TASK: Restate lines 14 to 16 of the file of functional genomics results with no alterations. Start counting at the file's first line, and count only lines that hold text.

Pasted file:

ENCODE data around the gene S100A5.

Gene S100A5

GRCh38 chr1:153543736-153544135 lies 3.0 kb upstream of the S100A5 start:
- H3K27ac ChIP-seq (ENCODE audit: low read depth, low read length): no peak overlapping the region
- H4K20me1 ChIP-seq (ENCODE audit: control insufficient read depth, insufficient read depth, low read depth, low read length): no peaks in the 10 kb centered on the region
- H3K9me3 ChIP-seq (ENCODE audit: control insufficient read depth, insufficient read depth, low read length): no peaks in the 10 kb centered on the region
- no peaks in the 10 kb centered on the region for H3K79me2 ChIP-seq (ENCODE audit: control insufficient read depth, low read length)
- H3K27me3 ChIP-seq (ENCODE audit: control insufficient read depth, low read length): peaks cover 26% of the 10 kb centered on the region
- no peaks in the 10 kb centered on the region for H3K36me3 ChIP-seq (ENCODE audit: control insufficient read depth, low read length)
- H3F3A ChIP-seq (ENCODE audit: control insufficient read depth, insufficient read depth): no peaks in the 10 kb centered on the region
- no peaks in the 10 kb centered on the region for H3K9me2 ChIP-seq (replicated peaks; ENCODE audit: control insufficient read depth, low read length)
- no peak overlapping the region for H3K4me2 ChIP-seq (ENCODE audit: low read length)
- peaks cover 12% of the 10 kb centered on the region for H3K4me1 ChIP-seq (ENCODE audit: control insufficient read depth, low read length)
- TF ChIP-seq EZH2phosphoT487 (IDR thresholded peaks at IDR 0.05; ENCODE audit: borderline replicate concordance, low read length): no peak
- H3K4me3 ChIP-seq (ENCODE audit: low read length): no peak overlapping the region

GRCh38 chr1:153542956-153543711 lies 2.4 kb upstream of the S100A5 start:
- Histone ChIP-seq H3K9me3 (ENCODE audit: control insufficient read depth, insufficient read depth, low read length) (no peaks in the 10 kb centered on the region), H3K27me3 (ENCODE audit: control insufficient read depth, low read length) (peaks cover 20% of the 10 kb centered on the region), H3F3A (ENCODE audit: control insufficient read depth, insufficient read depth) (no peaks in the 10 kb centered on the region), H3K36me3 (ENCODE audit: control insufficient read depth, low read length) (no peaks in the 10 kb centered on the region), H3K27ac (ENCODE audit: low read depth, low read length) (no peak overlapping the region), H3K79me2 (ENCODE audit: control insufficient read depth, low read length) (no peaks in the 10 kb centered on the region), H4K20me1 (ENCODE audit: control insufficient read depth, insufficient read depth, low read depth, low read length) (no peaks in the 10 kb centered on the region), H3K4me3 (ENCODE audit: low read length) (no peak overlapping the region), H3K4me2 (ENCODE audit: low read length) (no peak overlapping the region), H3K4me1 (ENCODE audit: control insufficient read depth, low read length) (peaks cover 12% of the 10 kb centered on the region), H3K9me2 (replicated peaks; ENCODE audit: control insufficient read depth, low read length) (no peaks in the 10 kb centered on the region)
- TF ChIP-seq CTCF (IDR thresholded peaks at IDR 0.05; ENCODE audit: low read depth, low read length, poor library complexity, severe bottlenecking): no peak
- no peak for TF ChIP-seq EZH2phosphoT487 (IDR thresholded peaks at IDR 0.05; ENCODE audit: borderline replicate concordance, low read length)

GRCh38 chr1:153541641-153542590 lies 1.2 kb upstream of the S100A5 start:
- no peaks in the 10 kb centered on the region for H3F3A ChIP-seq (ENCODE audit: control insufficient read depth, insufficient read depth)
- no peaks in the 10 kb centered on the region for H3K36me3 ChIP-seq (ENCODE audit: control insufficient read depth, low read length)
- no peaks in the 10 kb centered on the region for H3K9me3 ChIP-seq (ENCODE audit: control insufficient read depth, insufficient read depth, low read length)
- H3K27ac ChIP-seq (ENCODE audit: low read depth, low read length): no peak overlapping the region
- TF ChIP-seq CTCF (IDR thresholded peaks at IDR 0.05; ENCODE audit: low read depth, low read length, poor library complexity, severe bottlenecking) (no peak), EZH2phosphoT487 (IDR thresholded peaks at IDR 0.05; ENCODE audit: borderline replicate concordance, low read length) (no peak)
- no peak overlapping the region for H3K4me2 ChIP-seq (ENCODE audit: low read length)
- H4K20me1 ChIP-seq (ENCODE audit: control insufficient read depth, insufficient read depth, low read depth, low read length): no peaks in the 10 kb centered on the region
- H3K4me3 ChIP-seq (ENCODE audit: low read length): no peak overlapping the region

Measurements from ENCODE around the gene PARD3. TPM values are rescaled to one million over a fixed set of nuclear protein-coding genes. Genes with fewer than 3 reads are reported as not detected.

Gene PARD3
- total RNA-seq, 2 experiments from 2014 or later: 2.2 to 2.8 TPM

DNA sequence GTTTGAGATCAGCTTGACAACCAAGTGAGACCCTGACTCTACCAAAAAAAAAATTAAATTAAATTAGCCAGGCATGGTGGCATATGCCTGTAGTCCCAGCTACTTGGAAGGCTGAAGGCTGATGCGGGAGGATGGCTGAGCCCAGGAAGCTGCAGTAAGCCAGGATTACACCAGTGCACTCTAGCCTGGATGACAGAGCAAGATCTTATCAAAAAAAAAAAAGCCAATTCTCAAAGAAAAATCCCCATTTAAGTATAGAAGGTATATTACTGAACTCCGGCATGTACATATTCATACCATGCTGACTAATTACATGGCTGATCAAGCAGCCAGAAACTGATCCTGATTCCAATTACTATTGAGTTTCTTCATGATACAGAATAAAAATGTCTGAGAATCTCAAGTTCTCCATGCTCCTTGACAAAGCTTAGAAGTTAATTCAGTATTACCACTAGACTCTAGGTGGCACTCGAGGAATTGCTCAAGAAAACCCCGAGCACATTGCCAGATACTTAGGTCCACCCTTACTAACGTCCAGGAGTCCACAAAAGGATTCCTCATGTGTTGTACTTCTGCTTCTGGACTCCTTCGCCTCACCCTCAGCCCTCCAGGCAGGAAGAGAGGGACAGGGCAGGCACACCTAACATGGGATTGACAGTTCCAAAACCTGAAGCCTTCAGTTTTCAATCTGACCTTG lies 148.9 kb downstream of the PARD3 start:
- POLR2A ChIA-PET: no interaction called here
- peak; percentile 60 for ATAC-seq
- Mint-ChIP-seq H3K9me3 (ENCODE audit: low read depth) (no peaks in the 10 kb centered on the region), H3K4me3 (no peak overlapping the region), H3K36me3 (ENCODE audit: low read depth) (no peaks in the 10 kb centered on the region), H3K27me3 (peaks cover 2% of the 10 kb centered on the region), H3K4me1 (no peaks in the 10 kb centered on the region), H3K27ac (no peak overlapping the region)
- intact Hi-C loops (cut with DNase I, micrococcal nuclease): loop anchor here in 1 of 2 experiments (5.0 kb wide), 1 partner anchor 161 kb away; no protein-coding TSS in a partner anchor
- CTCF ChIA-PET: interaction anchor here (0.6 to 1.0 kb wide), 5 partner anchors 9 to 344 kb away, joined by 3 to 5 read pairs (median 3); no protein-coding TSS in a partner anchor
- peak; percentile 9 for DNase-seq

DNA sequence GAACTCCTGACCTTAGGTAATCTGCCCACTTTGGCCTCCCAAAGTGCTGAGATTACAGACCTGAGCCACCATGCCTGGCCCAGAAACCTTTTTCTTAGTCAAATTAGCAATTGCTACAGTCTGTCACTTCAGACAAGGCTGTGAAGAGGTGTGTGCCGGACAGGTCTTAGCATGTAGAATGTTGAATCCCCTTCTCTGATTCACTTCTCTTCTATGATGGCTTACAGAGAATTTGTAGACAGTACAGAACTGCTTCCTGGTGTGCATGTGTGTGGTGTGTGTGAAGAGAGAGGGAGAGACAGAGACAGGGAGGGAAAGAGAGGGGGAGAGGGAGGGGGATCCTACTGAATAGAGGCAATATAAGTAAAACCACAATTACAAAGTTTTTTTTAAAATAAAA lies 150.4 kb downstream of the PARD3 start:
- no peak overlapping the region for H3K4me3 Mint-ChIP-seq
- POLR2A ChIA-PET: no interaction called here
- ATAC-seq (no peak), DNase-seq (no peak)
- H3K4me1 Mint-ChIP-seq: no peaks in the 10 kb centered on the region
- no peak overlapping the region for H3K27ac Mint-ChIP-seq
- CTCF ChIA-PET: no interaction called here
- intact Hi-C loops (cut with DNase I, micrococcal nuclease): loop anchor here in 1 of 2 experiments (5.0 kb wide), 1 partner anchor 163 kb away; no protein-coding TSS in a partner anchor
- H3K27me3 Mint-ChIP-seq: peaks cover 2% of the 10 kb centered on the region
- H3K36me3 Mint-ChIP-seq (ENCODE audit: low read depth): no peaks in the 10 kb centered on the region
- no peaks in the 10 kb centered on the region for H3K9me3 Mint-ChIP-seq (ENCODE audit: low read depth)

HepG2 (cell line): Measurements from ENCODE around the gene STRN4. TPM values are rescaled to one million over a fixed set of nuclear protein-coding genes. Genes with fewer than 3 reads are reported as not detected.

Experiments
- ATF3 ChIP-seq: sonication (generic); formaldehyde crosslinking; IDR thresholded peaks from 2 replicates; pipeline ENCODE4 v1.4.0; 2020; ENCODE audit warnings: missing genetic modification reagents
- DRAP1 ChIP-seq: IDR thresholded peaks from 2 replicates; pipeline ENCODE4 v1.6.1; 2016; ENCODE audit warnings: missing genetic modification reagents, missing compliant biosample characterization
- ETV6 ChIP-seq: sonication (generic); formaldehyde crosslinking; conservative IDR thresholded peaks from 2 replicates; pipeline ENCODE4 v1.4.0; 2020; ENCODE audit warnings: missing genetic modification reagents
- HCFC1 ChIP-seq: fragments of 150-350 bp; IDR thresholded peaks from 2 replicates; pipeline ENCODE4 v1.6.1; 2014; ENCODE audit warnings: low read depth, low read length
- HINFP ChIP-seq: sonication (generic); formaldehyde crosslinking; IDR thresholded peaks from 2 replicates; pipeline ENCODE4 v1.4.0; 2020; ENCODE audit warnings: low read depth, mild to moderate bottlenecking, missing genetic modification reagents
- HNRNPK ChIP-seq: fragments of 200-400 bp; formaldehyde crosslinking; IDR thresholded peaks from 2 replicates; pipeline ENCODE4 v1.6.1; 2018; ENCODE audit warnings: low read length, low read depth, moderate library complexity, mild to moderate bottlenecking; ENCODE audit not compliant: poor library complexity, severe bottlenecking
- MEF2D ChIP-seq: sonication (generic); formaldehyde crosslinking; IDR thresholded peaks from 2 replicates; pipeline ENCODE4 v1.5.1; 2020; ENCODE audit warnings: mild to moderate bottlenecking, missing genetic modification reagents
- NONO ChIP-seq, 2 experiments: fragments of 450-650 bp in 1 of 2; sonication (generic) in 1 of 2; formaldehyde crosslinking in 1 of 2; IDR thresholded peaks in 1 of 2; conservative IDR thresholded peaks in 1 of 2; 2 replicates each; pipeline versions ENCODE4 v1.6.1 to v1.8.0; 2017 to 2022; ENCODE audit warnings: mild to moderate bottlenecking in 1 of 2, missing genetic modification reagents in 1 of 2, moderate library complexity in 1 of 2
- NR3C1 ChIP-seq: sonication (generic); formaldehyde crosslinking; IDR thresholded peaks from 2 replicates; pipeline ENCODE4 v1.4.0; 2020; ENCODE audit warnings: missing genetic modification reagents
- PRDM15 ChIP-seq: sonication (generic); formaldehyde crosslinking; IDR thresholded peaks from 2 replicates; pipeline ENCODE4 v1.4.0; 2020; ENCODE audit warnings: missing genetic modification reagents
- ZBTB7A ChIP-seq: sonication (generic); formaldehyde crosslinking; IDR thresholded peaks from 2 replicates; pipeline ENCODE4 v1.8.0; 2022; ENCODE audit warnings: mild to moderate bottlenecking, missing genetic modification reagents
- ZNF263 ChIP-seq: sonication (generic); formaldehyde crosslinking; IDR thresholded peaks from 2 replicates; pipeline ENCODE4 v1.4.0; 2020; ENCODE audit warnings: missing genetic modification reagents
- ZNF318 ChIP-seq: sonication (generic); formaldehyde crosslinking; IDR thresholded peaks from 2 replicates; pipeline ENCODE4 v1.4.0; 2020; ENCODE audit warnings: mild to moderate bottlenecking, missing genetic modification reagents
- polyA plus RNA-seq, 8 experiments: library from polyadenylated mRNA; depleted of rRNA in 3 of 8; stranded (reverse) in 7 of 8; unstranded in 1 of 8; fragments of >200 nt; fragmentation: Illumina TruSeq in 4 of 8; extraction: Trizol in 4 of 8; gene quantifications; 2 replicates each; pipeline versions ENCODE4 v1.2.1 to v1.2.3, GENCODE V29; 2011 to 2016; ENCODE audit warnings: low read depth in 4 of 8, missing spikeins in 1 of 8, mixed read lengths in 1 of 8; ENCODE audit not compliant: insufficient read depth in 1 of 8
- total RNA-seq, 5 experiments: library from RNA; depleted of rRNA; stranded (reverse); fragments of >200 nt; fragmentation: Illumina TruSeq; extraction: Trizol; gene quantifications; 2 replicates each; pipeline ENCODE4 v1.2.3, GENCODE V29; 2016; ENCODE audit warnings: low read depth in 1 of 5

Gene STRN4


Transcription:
- TF ChIP-seq EZH2phosphoT487 (IDR thresholded peaks at IDR 0.05; ENCODE audit: borderline replicate concordance, low read length): no peak
- H3K4me3 ChIP-seq (ENCODE audit: low read length): no peak overlapping the region

GRCh38 chr1:153542956-153543711 lies 2.4 kb upstream of the S100A5 start: